How Neurodiverse Sport is changing the game
When it comes to making sport more inclusive, Caragh McMurtry understands better than most how high the stakes can be. After her own experiences as an Olympic rower, McMurtry founded Neurodiverse Sport in 2022 as an attempt to raise awareness of neurodiversity in the industry in which she had grown up. But what is neurodiversity, and what are the challenges facing sport if it truly wants to become a space for everybody?
What is neurodiversity?
‘Neurodiversity’, which was coined by psychologist Judy Singer in 1997, is now commonly used as an umbrella term for a number of conditions, including autism spectrum disorder (ASD) and attention-deficit/hyperactivity disorder (ADHD).
Broadly speaking, ‘neurodivergent’ people may have behaviours, traits or information-processing challenges that are considered to be significantly different from ‘the norm’.
At least 15% of the UK population is neurodivergent. Interestingly, multiple studies – including ones published in the British Journal of Sports Medicine and the National Library of Medicine in the US in recent years – have suggested that conditions such as ADHD are more likely to be prevalent among athletes than the general population.
People who are neurodivergent may or may not have a formal diagnosis, and they may be more likely to suffer from poor mental health.
As Neurodivergent Sport puts it, however, neurodivergence is not something to be ‘cured’. In fact, many neurodivergent people find that their neurodivergence is a ‘superstrength’.
Instead, what is important is making sure that society increasingly acknowledges the wider range of experiences, and puts structures in place to accommodate people’s differences.
Building on experience
As her own journey as a rower unfolded, McMurtry realised how elite sports could be exclusionary to people who, like her, were neurodivergent.
McMurtry grew up in Southampton and began rowing through Project Oarsome, an initiative to increase participation in the sport. Later on, she began to take the sport more seriously, and ultimately she was selected for the national team.
McMurtry, who is autistic, says that she attributes a lot of her early access to her autism, which gave her a drive and focus for her sport.
However, after she began to train with the Great Britain Senior Rowing Team after the 2012 Olympics, she began to struggle. She did not yet have a diagnosis.
“I’d always done things my own way, and that suited me,” she tells Global Sustainable Sport. “But I massively struggled when I was on the team.”
Being expected to perform and behave in a particular way put pressure on the athlete, who began to experience burnouts and mood fluctuations. Her athletic performance also began to suffer.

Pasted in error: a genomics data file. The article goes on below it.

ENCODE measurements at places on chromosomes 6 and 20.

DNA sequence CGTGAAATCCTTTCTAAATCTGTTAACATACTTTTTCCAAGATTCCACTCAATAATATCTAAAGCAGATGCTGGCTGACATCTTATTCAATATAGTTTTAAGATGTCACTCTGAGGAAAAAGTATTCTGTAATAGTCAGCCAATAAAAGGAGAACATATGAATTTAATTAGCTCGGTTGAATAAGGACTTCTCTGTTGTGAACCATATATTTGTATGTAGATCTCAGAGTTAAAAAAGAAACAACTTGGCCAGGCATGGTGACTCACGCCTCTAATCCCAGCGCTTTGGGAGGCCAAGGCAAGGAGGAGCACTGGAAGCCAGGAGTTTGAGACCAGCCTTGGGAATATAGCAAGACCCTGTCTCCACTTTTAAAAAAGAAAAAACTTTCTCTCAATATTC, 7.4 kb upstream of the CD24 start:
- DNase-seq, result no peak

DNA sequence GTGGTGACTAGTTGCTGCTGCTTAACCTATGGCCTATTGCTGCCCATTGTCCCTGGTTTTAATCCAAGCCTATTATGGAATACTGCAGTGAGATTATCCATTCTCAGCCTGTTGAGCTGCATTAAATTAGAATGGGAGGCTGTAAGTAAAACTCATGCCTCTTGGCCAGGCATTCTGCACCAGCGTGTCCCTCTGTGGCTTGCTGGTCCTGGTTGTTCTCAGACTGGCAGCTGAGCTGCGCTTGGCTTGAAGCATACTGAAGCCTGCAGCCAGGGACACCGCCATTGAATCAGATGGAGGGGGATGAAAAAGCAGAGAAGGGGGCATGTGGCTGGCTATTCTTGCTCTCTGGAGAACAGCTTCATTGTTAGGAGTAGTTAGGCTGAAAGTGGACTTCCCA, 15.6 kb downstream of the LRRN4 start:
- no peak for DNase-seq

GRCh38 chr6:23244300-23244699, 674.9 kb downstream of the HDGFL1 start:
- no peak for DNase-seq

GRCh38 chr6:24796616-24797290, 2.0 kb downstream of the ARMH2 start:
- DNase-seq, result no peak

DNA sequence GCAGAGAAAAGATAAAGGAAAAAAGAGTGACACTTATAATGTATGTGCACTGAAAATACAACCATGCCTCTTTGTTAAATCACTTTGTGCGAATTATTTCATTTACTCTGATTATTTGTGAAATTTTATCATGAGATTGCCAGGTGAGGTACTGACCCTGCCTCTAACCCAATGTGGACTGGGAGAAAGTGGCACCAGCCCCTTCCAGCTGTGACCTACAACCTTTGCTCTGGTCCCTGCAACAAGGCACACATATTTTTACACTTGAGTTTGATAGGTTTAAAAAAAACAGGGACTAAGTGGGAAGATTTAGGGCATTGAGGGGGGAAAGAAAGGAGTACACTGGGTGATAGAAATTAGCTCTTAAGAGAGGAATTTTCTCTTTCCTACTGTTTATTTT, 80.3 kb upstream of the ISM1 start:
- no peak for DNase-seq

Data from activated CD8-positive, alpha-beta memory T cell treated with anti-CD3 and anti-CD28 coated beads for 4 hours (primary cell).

McMurtry was initially misdiagnosed with bipolar disorder, and put on a series of medications. Finally, in 2019, she was re-diagnosed as autistic, taken off medication, and developed a management plan. The transformation was huge.
“No one expected the change that occurred,” she says. “I ended up getting 17 seconds faster, but my wellbeing also just completely took a U-turn, and for the first time in years and years, I started to feel like the athlete I used to be.”
After competing at the 2020 Olympic Games in Tokyo, McMurtry retired from rowing. It was then that she founded Neurodiverse Sport in an attempt to make sure that no athlete would have to go through the struggles she had faced.
“An ingrained understanding of neurodiversity was just not there in sport,” she says. “What I’m doing with Neurodiverse Sport is trying to provide a place where sports can go to learn and improve, and to provide a place where athletes can go and not feel so alone.”
Creating an inclusive sports industry
In McMurtry’s view, there are some key issues that the industry must address if it wants to become truly inclusive.
Tradition and long-held norms, rigid coaching philosophies, and stereotypes and misconceptions all stand in the way of an equal playing field.
In elite sport, strictly sticking to one way of working means that there is a lack of flexibility for neurodivergent athletes.
“One issue is tradition – we’ve always done it this way, it’s how we’ve won medals, and we can’t break from it,” McMurtry says.
Coaches adhering to strict coaching philosophies can also contribute to this.